Get SF Weekly Newsletters
Pin It

"Abraham Lincoln: Vampire Hunter": Such Dreary Fake History 

Wednesday, Jun 20 2012
Comments

The logical outer limit of the whole horror-as-metaphor thing, Abraham Lincoln: Vampire Hunter shoehorns the entire personal history of the 16th president into mega-budget The Legend of the 7 Golden Vampires chop-socky/grind house schlock, and casts the seditious South as a nation of slave-sucking undead. "History," narrates Abe (Benjamin Walker), "prefers nobility to brutality" — a fact redressed by Seth Grahame-Smith's screenplay, in which the Pride and Prejudice and Zombies author adapts his second cutesy-clever pulp-historical mash-up. Young Mr. Lincoln loses his mother — who actually died from drinking bad milk — to a vampire's bite, takes up training under hunter Henry Sturgess (Dominic Cooper), and learns to search and destroy Nosferatu with his rail-splitter's silver-edged ax, finally setting his sights on head vampire Adam (Rufus Sewell), who lives in the ripe antebellum splendor of a Simon Legree. Shot by the estimable Caleb Deschanel and projected in wholly unnecessary 3-D, Vampire Hunter's bleached palette makes it the ugliest major-studio release this year, though it needs be said that Kazakh director Timur Bekmambetov (Wanted) approaches the material with a degree of Eurotrash insouciance that is probably necessary to approach it at all and crisply handles set pieces involving a horse stampede and a runaway munitions train. Possible resulting "fun" is only slightly mitigated by contemplation of the wearisome decadence of American popular culture.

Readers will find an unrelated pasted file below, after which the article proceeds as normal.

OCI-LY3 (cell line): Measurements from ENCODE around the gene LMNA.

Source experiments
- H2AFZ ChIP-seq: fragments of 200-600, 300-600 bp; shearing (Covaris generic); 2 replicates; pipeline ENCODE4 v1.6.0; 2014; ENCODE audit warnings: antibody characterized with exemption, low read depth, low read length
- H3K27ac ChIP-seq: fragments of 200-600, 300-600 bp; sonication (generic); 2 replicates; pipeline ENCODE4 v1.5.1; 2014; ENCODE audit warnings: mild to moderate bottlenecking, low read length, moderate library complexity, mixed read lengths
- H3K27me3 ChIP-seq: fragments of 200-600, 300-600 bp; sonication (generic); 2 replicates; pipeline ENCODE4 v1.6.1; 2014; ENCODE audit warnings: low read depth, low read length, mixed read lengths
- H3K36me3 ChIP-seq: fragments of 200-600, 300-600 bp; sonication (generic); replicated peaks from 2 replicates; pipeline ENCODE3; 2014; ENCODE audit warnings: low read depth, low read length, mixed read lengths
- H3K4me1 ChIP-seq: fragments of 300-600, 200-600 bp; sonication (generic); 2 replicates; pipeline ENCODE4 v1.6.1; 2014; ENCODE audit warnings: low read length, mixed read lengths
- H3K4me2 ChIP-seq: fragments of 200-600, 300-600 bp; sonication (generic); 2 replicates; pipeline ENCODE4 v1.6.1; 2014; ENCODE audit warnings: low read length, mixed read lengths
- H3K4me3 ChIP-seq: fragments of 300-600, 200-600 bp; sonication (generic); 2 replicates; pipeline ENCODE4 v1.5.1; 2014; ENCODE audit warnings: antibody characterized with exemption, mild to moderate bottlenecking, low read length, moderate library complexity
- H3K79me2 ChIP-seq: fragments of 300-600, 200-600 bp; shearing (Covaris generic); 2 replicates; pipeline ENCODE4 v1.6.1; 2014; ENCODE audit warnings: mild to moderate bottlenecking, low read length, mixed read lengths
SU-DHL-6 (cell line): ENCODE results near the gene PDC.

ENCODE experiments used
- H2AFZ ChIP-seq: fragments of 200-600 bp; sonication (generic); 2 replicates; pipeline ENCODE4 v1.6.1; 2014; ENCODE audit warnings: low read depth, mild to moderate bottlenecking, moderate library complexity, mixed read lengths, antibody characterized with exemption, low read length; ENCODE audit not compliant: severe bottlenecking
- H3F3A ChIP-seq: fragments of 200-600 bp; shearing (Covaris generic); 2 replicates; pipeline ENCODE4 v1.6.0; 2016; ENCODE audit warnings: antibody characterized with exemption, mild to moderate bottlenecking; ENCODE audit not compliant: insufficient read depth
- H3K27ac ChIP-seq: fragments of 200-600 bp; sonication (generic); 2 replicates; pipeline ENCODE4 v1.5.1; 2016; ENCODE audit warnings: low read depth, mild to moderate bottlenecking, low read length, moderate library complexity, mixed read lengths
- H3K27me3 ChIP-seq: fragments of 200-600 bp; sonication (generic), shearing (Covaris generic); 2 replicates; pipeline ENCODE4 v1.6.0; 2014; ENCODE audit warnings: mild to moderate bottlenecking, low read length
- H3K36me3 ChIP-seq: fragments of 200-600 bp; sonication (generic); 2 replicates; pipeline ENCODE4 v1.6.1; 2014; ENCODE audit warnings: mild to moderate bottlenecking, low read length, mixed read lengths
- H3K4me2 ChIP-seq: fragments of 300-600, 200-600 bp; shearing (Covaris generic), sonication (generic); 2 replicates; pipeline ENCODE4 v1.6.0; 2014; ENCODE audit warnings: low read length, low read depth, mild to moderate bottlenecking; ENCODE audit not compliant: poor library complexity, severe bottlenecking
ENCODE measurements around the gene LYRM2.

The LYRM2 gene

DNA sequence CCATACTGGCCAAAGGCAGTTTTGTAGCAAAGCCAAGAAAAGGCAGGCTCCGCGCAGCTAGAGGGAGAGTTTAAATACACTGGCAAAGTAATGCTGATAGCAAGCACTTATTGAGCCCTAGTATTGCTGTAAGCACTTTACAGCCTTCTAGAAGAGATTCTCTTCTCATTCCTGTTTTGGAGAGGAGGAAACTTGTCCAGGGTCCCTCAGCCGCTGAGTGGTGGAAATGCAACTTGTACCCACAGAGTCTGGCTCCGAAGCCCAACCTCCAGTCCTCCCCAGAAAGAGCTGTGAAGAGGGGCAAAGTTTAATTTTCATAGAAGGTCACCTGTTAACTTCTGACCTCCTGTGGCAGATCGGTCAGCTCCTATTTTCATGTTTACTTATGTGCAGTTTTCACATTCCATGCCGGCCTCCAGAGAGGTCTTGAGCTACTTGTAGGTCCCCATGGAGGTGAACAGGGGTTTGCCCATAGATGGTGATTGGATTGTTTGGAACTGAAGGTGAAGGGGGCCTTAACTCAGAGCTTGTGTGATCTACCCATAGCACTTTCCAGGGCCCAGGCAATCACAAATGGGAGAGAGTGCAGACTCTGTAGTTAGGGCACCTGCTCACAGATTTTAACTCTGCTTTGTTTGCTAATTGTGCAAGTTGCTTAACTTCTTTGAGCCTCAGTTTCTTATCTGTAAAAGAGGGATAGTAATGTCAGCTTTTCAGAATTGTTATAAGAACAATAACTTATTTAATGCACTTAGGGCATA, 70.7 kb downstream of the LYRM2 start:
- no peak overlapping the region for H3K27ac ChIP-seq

About The Author

Nick Pinkerton

Comments

Subscribe to this thread:

Add a comment

Popular Stories

  1. Most Popular Stories
  2. Stories You Missed
  1. Most Popular

Slideshows

  • clipping at Brava Theater Sept. 11
    Sub Pop recording artists 'clipping.' brought their brand of noise-driven experimental hip hop to the closing night of 2016's San Francisco Electronic Music Fest this past Sunday. The packed Brava Theater hosted an initially seated crowd that ended the night jumping and dancing against the front of the stage. The trio performed a set focused on their recently released Sci-Fi Horror concept album, 'Splendor & Misery', then delved into their dancier and more aggressive back catalogue, and recent single 'Wriggle'. Opening performances included local experimental electronic duo 'Tujurikkuja' and computer music artist 'Madalyn Merkey.'"